Contributed by Carl Castro, Southern Connecitcut State University, Nicole DeCrisco, DePauw University, Ally Krupinsky, University of South Dakota and Roberto Roldan, University of South Florida
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Last month, Carlos Perez lost his low-rent apartment in a fire. His landlord just so happened to be Sean Cononie, founder and director of the COSAC homeless shelter in Hollywood, Florida.
For the last 30 days Perez has lived in a cramped room adjacent to the shelter. Perez doesn’t care though, as long as he has his computer. Perez has been a gamer since DOS. He said his first game was Bedlam, an interactive text-based adventure game that was released in 1986.
Nowadays, Perez stays current with gaming through Steam and massive multiplayer online games like World of Tanks.
“When there were no graphics you had to use your imagination,” He said. “Now, the graphics are so great that you don’t really care.
Shortly after midnight, Mike Allen, a resident at COSAC had difficulty breathing.
Allen exhibited other heart-attack-like symptoms including chest pain, slowed mental processes and an odd taste in his mouth, according to Cliff Pieczarka, a security guard. Pieczarka then decided that it was time to call an ambulance.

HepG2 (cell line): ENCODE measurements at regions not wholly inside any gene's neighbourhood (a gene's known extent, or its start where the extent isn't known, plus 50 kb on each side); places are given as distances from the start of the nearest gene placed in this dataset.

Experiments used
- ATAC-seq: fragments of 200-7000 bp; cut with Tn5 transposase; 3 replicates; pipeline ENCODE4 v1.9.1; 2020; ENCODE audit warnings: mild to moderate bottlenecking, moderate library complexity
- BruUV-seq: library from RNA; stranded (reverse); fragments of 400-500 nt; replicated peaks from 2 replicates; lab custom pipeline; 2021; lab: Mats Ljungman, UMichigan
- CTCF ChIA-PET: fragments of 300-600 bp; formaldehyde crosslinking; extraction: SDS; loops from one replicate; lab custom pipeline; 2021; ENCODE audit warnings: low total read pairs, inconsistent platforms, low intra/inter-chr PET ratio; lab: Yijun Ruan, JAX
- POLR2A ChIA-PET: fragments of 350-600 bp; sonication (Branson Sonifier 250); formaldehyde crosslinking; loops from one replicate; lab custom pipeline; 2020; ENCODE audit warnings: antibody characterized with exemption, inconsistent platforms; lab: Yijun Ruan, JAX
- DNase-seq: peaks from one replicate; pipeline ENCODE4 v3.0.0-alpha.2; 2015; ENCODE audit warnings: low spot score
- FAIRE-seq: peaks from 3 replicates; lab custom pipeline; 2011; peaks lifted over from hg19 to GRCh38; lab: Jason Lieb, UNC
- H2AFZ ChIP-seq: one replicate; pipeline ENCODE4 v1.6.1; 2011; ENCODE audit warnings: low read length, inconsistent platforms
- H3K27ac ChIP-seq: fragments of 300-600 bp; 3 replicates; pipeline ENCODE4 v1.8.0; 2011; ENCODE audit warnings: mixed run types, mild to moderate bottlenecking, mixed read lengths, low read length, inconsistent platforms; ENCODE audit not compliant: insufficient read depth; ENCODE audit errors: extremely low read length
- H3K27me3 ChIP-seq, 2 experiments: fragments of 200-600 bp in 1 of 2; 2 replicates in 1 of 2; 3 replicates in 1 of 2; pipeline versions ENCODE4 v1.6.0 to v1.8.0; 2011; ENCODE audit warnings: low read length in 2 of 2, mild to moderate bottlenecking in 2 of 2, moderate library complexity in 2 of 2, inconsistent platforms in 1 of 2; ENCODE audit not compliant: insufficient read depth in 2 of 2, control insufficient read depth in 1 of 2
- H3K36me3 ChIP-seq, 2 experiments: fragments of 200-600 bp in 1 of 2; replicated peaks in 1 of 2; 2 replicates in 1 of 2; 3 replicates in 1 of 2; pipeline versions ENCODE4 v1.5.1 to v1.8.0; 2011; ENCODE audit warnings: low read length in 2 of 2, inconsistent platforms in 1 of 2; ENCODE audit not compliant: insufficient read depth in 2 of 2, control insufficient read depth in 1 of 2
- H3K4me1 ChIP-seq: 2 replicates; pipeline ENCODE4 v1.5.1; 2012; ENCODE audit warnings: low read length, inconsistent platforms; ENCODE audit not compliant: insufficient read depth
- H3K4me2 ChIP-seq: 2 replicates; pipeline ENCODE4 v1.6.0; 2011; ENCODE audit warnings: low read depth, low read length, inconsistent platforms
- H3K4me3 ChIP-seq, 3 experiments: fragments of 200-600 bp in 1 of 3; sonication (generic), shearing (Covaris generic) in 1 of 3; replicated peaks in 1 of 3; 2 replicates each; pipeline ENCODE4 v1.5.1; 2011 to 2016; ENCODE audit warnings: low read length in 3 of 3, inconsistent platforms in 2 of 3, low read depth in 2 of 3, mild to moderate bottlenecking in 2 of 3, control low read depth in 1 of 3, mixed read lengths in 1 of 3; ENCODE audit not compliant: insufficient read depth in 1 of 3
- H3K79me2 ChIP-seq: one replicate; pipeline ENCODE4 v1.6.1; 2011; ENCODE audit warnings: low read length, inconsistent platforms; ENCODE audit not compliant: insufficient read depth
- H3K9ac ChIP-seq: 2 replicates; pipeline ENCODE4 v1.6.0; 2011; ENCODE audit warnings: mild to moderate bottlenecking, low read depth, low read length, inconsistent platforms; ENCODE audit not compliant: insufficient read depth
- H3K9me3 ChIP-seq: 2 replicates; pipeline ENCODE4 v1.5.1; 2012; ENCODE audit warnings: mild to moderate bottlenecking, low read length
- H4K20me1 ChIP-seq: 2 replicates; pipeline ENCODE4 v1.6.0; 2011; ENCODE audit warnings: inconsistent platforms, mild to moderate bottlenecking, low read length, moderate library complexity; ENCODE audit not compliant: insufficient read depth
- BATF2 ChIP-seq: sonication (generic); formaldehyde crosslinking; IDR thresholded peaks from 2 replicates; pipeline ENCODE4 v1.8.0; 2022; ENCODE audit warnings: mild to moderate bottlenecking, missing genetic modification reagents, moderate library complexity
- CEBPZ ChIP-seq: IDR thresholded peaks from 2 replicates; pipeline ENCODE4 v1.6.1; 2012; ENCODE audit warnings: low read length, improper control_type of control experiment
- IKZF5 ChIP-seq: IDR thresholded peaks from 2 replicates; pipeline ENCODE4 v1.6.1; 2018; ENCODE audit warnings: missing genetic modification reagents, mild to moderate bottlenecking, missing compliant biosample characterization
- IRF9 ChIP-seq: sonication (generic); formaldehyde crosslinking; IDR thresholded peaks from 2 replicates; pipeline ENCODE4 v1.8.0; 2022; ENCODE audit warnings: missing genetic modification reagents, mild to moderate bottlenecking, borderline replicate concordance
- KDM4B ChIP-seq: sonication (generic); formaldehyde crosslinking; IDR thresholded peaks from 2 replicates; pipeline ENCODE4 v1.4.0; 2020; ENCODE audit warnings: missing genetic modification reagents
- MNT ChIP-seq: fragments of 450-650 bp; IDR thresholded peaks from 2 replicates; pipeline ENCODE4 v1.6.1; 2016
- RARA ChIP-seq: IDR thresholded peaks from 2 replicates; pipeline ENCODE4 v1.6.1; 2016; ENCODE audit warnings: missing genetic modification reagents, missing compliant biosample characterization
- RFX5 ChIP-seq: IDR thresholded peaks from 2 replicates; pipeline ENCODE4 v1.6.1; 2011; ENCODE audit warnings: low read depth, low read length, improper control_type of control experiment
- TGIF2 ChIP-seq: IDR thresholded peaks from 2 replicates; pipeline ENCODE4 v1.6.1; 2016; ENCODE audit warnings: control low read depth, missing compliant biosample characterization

“With everything combined together, you want to get him to the hospital,” Pieczarka said.
Pieczarka said the response times of the ambulance was normal, despite an approximate 10 minutes that the ambulance sat in front of the shelter after Allen was put on the stretcher.
Photo by Carl Castro, Southern Connecticut State University
“They have to do many many tests,” he said, offering a reason for the seemingly long intermittent time.
The ambulance team can test heart rate, blood pressure, oxygen levels and even have the ability to perform an emergency electrocardiogram (EKG).
“[An EKG is] going to tell them exactly what’s going on with that heart,” Pieczarka said.
He said that it also speeds up the intake process at the hospital to get the best possible treatment.
Pieczarka noted that Allen was in the hospital last week.
Ally Krupinsky, a Will Write For Food (WWFF) staff member, saw Pieczarka run inside the shelter.
“I just didn’t know what was going on,” Krupinsky said.
She noted that his chest jerked while breathing in an irregular manner.
“I don’t think he could have faked that,” she said.
Despite a few residents coming outside to find out what was going on, Lakeidra Chavis, also a WWFF staff member, was surprised that a crowd of residents did not form.
“People just kind of kept to themselves,” she said.